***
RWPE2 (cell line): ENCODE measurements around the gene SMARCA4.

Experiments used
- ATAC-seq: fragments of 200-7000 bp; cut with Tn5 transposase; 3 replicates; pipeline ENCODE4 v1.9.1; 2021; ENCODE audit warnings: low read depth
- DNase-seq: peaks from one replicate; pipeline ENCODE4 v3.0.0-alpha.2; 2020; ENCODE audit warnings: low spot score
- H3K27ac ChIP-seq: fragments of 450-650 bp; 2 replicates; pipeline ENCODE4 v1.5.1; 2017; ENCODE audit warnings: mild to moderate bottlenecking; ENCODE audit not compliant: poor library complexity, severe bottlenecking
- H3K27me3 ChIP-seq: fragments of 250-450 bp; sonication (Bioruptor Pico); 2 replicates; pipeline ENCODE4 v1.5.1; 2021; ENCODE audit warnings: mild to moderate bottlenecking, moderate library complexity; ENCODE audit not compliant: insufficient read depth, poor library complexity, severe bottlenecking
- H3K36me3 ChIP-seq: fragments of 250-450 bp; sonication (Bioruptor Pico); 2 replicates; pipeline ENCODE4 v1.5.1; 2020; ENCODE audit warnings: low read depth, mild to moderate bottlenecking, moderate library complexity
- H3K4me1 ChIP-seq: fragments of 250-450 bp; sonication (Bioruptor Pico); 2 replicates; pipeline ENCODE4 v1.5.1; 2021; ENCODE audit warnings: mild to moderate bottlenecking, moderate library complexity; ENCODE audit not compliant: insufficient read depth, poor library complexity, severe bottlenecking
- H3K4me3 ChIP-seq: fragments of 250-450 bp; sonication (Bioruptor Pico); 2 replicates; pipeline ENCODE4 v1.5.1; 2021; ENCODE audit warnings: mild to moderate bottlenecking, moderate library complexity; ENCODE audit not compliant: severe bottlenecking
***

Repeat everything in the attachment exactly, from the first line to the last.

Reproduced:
RWPE2 (cell line): ENCODE measurements around the gene SMARCA4.

Experiments used
- ATAC-seq: fragments of 200-7000 bp; cut with Tn5 transposase; 3 replicates; pipeline ENCODE4 v1.9.1; 2021; ENCODE audit warnings: low read depth
- DNase-seq: peaks from one replicate; pipeline ENCODE4 v3.0.0-alpha.2; 2020; ENCODE audit warnings: low spot score
- H3K27ac ChIP-seq: fragments of 450-650 bp; 2 replicates; pipeline ENCODE4 v1.5.1; 2017; ENCODE audit warnings: mild to moderate bottlenecking; ENCODE audit not compliant: poor library complexity, severe bottlenecking
- H3K27me3 ChIP-seq: fragments of 250-450 bp; sonication (Bioruptor Pico); 2 replicates; pipeline ENCODE4 v1.5.1; 2021; ENCODE audit warnings: mild to moderate bottlenecking, moderate library complexity; ENCODE audit not compliant: insufficient read depth, poor library complexity, severe bottlenecking
- H3K36me3 ChIP-seq: fragments of 250-450 bp; sonication (Bioruptor Pico); 2 replicates; pipeline ENCODE4 v1.5.1; 2020; ENCODE audit warnings: low read depth, mild to moderate bottlenecking, moderate library complexity
- H3K4me1 ChIP-seq: fragments of 250-450 bp; sonication (Bioruptor Pico); 2 replicates; pipeline ENCODE4 v1.5.1; 2021; ENCODE audit warnings: mild to moderate bottlenecking, moderate library complexity; ENCODE audit not compliant: insufficient read depth, poor library complexity, severe bottlenecking
- H3K4me3 ChIP-seq: fragments of 250-450 bp; sonication (Bioruptor Pico); 2 replicates; pipeline ENCODE4 v1.5.1; 2021; ENCODE audit warnings: mild to moderate bottlenecking, moderate library complexity; ENCODE audit not compliant: severe bottlenecking